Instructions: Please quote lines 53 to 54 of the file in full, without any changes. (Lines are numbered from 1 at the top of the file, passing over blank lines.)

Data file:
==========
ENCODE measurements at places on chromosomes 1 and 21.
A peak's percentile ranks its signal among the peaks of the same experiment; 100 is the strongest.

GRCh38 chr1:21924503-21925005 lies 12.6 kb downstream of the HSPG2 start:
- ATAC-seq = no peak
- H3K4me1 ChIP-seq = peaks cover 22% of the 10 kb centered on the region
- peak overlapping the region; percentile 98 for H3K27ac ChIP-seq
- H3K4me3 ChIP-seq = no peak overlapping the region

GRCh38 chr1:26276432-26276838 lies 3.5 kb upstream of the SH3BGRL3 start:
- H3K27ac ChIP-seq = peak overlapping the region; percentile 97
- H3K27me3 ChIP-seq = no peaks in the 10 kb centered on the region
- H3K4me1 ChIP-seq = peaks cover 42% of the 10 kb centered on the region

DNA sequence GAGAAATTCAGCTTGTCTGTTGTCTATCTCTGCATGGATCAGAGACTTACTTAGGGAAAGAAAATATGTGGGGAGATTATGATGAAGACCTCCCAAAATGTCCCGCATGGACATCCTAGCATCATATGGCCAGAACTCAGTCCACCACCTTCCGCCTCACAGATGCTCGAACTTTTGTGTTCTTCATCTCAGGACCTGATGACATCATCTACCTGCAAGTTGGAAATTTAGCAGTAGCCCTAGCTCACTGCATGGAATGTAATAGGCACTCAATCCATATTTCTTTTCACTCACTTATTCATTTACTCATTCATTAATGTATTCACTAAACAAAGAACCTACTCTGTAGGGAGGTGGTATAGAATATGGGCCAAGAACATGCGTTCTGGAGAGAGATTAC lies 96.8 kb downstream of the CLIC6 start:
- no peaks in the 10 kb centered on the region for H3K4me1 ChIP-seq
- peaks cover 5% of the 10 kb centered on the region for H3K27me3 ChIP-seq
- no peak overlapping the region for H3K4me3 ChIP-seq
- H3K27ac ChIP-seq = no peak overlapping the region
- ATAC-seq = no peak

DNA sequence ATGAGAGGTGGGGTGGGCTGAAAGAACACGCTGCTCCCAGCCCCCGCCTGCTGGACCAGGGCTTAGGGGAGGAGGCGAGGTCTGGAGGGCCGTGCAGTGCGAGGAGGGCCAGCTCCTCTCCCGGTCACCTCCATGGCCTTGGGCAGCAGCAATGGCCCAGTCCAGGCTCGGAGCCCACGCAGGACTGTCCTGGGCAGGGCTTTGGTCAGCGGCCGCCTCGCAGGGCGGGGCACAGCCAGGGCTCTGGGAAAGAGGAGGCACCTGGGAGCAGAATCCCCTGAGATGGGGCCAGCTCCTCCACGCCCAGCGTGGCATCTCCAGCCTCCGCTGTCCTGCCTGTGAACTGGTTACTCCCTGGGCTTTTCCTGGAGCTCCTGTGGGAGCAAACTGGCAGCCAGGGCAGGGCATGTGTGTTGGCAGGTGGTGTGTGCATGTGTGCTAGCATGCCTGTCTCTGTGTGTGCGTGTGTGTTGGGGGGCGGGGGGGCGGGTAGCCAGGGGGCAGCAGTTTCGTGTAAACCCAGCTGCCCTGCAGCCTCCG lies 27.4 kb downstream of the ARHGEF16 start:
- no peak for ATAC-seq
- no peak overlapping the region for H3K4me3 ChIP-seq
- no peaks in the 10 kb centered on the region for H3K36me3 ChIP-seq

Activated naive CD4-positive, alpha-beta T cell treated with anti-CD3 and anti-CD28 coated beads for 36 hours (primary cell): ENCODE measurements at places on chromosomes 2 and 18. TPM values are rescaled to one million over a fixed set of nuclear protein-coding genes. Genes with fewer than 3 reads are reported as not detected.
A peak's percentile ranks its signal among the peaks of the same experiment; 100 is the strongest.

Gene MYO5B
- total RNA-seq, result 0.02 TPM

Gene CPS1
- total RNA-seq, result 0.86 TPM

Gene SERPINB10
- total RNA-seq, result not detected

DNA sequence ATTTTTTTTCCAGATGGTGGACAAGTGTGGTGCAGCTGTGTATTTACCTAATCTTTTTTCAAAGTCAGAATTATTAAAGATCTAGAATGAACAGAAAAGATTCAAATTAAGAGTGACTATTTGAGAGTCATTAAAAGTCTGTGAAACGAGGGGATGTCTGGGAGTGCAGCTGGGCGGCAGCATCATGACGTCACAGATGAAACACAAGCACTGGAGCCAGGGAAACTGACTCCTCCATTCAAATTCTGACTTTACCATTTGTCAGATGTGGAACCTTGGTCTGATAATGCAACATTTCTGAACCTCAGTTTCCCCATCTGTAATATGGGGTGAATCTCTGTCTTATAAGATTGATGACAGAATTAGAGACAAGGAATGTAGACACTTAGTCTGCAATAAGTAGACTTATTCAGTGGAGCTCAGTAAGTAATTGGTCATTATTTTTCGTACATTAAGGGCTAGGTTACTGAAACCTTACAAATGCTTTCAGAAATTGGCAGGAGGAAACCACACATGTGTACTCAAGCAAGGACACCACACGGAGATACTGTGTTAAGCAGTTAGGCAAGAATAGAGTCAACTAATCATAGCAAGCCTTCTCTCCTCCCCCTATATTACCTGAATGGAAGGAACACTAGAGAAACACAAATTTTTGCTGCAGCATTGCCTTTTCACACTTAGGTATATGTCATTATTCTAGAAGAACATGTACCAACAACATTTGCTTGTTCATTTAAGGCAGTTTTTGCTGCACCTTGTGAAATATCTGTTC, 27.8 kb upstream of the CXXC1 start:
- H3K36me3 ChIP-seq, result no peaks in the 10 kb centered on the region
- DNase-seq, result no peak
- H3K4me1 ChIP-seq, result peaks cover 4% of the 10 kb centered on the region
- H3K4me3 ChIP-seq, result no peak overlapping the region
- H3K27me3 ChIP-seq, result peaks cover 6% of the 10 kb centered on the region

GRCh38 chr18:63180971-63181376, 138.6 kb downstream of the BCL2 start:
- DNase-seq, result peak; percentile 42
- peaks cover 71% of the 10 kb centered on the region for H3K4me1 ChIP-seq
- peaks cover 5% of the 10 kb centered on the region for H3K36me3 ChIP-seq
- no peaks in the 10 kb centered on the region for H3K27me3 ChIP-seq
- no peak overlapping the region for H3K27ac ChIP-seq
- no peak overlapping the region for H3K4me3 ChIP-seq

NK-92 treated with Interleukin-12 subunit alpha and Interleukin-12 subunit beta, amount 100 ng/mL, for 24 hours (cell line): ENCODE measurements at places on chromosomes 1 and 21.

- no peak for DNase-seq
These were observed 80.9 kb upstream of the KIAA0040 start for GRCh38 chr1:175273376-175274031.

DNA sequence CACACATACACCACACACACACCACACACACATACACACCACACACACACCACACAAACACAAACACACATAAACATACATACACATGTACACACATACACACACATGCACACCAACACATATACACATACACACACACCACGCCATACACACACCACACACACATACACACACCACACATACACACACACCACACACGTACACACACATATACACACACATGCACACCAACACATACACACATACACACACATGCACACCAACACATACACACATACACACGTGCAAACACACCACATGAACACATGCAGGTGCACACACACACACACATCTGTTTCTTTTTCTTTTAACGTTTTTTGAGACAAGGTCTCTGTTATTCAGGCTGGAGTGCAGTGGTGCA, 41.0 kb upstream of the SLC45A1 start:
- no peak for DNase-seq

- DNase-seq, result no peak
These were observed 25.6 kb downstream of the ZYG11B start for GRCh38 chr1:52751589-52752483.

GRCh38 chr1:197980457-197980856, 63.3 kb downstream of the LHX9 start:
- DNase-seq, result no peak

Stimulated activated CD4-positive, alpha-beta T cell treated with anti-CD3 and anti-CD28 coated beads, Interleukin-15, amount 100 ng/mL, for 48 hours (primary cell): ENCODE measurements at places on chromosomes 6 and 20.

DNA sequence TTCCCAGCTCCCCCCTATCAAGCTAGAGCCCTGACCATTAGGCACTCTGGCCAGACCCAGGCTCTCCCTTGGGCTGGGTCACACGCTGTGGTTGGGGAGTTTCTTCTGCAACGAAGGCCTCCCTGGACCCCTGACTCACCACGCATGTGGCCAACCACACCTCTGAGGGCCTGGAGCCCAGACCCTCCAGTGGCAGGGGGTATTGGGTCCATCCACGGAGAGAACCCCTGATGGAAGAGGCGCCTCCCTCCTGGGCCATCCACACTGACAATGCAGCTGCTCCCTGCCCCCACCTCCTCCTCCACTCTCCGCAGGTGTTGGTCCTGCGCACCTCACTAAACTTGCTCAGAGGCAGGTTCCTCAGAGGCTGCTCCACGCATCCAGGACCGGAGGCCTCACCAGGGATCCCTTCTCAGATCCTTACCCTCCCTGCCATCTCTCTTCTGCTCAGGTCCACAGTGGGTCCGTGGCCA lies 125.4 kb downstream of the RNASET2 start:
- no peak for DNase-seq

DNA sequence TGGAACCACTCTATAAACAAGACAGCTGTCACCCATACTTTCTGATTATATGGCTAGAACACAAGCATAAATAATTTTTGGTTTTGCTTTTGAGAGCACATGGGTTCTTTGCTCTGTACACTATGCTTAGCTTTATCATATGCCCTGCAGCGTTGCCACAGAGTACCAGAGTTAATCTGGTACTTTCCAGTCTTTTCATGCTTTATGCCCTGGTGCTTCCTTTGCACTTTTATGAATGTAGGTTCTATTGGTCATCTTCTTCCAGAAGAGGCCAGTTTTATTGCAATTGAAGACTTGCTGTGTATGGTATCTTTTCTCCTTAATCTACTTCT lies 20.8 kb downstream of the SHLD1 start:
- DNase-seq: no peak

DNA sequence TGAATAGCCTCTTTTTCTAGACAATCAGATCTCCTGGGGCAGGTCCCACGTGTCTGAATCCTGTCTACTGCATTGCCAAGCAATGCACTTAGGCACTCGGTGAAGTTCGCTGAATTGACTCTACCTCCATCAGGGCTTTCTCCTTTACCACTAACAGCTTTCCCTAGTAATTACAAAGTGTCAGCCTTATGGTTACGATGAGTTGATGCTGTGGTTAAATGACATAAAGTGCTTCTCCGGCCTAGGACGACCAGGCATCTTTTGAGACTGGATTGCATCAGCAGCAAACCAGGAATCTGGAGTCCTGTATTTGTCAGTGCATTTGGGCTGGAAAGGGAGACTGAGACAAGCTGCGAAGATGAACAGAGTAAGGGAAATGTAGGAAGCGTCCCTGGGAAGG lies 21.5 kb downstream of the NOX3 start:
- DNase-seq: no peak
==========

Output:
DNA sequence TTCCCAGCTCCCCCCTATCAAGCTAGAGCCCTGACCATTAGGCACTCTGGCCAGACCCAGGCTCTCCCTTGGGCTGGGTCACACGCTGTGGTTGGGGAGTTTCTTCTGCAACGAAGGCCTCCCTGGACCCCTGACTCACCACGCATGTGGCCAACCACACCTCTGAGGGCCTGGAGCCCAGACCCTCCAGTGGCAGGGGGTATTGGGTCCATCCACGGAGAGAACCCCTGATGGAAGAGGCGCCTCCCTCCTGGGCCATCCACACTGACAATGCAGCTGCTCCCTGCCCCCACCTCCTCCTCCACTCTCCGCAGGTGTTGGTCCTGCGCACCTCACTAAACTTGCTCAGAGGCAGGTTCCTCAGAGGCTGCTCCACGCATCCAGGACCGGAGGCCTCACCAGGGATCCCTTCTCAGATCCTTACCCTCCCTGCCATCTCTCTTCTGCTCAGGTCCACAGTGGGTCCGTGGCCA lies 125.4 kb downstream of the RNASET2 start:
- no peak for DNase-seq